Film Review: The Swerve

Everyone has a limit. A limit to how much we can take before it all just becomes too much and we snap. Regardless of whether you have a long or short fuse, there’s a boiling point which once exceeded rapidly leads to a big bang. Much of this takes place internally, so someone can look normal on the outside whilst on the inside they’re on the brink of breaking down. This is the case in Dean Kapsalis’ new film, The Swerve.

To anyone looking in, Holly (Azura Skye) seems to have an almost perfect life. She has her dream job as a teacher, a caring and successful husband (Bryce Pinkham), a beautiful house and two perfect children. However, look closely and you’ll see the cracks. The insomnia. The prescription drugs. A homelife where she’s taken for granted. The reappearance of her alcoholic sister (Ashley Bell), a rogue rodent act and a deadly secret act as catalysts for a rapid deterioration.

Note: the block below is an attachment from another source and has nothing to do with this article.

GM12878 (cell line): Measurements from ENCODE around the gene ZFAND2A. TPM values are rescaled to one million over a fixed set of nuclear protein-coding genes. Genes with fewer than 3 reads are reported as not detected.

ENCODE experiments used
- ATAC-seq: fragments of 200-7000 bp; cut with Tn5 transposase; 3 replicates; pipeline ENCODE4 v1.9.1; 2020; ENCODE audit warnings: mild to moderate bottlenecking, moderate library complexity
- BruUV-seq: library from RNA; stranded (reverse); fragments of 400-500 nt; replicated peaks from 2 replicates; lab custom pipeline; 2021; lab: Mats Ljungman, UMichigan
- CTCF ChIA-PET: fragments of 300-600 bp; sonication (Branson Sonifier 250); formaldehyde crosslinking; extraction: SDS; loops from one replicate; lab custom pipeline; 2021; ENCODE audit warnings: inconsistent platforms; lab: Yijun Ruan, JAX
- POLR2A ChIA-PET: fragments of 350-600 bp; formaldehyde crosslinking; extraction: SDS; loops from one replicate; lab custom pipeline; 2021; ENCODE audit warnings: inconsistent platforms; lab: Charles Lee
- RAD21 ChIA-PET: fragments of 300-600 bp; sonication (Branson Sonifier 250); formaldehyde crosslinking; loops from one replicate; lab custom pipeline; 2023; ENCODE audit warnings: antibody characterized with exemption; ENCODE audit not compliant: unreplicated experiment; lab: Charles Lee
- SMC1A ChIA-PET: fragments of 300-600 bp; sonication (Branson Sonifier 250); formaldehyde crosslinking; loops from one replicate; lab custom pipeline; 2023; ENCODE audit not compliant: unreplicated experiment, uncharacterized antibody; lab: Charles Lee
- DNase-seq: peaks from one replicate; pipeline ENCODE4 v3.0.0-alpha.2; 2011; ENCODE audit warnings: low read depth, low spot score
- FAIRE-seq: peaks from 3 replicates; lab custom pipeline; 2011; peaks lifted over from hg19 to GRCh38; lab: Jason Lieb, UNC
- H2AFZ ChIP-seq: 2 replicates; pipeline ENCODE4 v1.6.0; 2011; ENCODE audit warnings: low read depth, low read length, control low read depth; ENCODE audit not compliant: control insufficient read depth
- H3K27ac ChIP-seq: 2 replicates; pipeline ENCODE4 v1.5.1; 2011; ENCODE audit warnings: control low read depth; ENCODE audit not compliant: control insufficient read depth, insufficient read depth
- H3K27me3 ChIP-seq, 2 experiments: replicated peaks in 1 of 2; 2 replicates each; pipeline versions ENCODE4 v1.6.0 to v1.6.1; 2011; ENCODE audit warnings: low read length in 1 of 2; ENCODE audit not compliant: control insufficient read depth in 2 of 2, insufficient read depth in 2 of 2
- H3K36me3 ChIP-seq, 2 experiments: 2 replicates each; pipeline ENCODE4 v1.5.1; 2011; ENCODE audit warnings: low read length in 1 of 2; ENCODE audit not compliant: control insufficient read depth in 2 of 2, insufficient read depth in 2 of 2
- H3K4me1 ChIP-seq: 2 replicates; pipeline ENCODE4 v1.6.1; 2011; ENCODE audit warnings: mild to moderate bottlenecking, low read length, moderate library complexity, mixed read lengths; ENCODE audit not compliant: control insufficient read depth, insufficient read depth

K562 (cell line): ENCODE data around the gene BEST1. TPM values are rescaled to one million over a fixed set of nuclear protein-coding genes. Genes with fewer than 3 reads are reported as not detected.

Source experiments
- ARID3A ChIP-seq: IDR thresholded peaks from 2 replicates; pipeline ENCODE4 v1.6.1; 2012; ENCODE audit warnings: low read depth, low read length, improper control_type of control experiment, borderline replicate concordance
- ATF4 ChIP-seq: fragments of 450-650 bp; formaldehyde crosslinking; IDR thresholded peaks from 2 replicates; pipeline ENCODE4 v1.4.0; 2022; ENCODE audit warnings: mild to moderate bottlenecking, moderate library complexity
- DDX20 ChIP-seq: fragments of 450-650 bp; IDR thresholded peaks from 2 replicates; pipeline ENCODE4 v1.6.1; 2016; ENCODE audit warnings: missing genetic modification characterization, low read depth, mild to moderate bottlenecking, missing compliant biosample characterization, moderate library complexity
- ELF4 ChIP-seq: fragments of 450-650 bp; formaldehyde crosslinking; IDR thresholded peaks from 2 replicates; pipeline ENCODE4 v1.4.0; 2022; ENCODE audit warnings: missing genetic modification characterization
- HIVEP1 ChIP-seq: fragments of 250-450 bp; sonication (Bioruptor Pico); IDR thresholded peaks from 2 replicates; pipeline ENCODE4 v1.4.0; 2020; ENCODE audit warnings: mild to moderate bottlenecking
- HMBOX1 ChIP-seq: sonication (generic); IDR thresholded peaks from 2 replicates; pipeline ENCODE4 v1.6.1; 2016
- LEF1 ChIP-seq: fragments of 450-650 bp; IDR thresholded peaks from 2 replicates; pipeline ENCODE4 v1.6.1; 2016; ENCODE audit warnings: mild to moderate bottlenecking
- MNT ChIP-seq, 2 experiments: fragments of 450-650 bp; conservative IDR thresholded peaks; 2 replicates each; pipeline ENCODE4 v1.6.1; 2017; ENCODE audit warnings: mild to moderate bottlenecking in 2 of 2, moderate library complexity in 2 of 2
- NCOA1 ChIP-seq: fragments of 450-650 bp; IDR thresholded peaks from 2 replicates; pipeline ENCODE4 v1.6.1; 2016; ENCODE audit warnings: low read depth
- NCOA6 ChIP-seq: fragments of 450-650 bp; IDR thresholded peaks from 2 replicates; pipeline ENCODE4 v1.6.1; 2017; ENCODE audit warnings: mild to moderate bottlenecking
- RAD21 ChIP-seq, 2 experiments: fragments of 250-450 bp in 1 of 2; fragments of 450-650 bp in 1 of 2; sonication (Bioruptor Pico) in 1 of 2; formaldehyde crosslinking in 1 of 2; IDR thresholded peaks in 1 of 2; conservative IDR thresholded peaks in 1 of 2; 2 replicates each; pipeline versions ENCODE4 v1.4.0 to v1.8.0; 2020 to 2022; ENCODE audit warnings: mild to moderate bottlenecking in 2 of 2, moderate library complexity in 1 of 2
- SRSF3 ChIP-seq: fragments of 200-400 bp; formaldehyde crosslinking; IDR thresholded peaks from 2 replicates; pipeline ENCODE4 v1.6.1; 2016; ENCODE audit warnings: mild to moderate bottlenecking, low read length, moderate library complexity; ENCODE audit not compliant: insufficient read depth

The Swerve is a riveting and troubling psychological drama which relentlessly spirals out of control. This descent is driven by a stunning performance from Skye. She’s phenomenal as the brittle Holly, almost invisible as a person outside of her roles as a mother, wife and educator. She wears every crack on her face. Kapsalis, who also wrote the screenplay, keeps a tight rein on things in his feature debut. The Swerve is a taut, disturbing and unnerving experience.

The Swerve is available on VOD/Digital in the US from 22 September.  

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